Translated by Putu Semiada.
For the first time the sound of the kulkul (wooden bell) in swarga loka (the world of gods) is too loud. Since the war against giant-king Mayadenawa, there has been no kulkul sound and the gods live happily ever since as the people keep doing ceremonies and praying to them.
Then, one day, the divine kulkul sounds vey loudly; all the gods come out, each carrying a weapon.
“What is going on?” asks God Wisnu.
It is Sang Suratma who hit the kulkul.
“We are all in danger,” says he loudly.
“Why is that? Who is our enemy? Or are there drunk bad people coming here?” ask God Brahma jokingly.
“Well, actually all the mayors in Bali and the legislative members will omit the ‘bhisama’ (unwritten regulations) on space planning (i.e. permitted distance to build commercial building from important temples) and building height.”
“If the ‘bhisama’ is omitted, the temples will be surrounded by hotels, cafes, bars and discotheque. If the regulations on building height are omitted, there will be many building higher than meru, which is not good for the gods,” Sang Suratma (the secretary god) further says.
All the gods become discouraged, having heard what Sang Suratma said.
“Don’t panic, you know my position when we talk about tourism in Bali, says Bhetara Rambut Sedana (The God of Money).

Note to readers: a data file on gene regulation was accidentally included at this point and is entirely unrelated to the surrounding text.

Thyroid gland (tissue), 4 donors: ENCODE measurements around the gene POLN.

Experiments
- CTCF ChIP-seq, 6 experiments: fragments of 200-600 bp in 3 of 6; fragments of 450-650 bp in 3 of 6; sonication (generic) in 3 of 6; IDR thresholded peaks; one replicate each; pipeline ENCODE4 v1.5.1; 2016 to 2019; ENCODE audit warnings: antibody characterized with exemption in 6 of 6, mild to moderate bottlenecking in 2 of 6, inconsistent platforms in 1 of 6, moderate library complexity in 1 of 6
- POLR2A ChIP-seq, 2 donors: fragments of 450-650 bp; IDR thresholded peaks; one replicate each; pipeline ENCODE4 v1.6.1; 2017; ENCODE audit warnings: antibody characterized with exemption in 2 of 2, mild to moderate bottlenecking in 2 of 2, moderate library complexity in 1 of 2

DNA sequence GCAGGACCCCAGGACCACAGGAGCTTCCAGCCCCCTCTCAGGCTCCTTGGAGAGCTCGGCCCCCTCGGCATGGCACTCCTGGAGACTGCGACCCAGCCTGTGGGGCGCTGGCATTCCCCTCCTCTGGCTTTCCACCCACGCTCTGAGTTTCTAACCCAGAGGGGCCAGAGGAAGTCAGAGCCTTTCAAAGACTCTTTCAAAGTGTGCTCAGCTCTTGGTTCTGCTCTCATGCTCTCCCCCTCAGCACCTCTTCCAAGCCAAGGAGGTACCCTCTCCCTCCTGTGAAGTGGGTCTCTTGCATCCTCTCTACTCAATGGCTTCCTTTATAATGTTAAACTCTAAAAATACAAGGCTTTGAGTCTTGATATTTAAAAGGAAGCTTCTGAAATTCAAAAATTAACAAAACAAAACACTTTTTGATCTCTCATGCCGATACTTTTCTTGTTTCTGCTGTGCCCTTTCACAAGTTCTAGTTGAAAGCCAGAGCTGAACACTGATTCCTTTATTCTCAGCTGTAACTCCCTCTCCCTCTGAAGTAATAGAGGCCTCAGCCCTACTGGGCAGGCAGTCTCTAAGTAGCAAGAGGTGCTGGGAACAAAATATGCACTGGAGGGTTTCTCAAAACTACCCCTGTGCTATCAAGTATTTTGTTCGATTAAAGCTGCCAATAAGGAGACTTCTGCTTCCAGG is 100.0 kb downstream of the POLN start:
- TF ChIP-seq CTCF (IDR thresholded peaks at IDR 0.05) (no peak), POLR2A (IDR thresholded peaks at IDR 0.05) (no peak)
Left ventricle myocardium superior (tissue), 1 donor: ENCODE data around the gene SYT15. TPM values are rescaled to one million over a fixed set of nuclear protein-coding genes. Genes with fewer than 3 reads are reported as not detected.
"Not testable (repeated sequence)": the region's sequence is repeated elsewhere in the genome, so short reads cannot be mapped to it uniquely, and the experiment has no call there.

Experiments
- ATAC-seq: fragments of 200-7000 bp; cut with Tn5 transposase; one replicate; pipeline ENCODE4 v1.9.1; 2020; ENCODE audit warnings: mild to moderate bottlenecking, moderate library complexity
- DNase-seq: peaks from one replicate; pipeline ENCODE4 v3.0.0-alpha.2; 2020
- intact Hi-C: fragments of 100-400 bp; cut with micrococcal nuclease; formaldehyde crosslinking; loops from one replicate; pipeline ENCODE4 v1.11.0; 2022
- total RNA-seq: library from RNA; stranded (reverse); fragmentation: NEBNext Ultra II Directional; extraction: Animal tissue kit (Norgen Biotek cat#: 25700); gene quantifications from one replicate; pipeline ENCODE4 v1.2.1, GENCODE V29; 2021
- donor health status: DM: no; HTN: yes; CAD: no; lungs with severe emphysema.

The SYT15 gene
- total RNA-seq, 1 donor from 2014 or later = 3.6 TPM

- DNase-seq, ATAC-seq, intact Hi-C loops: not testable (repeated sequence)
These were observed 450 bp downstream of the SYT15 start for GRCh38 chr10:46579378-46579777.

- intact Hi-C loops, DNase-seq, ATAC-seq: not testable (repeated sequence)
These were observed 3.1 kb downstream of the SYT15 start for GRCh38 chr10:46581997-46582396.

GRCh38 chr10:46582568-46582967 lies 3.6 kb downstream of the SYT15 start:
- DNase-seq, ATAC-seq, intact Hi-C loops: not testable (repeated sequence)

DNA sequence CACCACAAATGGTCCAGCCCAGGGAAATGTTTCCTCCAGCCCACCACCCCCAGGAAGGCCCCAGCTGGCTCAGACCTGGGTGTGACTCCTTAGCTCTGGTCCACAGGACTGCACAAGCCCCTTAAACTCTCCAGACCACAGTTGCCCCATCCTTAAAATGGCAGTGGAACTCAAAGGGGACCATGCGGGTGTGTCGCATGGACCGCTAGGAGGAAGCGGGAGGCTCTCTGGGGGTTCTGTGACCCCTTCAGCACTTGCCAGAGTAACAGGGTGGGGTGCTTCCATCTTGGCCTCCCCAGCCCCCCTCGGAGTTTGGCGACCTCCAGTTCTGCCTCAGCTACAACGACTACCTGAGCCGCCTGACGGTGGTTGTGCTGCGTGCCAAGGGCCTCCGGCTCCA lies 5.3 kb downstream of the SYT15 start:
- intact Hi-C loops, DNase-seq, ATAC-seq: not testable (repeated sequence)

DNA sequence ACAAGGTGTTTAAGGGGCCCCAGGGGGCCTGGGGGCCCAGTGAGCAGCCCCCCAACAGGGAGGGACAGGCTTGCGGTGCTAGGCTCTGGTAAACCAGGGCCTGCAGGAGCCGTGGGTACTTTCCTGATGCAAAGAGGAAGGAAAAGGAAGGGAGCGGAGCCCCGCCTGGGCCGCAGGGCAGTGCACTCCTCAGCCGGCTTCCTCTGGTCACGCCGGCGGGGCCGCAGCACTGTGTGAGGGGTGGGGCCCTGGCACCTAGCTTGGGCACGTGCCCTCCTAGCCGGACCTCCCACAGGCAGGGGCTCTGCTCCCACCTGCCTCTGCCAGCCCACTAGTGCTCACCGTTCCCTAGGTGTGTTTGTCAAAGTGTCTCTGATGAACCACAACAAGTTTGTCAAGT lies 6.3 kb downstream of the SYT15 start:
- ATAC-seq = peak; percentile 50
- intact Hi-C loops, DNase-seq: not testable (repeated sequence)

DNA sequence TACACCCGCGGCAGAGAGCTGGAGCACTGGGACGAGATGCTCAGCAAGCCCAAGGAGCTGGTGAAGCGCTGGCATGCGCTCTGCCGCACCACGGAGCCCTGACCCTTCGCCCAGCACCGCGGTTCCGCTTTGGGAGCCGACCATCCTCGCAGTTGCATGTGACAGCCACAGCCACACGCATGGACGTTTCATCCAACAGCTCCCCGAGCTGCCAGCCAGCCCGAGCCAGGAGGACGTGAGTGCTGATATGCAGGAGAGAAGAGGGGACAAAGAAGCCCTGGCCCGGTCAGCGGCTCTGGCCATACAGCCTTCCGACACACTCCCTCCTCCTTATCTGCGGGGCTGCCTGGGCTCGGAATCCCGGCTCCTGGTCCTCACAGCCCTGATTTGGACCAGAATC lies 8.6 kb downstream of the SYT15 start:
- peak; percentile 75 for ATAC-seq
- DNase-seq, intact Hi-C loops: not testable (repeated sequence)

Bhetara Rambut Sedana has the same mind-set—like the legislative assembly members and the mayors—that is how to increase the local income (PAD). If there are more hotels and other buildings, more money will come. And when there is more money, more ceremonies will be done.
“How can this little problem give me such a headache; I get bored of taking care of the Balinese; they keep talking about ‘Ajeg Bali’ (Sustainable Bali), but they are too greedy to achieve that,” says God Wisnu.
“What things are not sold by the Balinese? From their ancestors’ land to their culture, and even their own dignity?”
“I have nothing to do with bhisama: If all the temples in Bali are gone, it would not affect my divine power at all.”
“It is the Balinese themselves who will face problem, if the forests are lost, and with abrasion, social conflicts among themselves due to land acquisition and money from tourism business owners. Most of them will just become “slaves” on their own island; and how they will look after temples with no gods in there.”
“Whatever happens on the island, the gods will remain living peacefully in nirvana.”
“Shouldn’t ‘important people’ such as agung (kstaria) and dalem descendants (anak agung, cokorda), and mayors who should look after and defend Bali?” says Sang Suratma rhetorically.
All the gods laugh loudly.
“Don’t be too romantic: everybody is equal before me. You see, in Bali many of them claim themselves ksatria descendants but their mind is more business-oriented,” interrupts God Siwa.
“You just write down the names of legislative assembly members and mayors as well. If I have time I will see them one by one. I want to see their reaction when they see Banaspati Raja (the God of Death),” says God Siwa laughingly.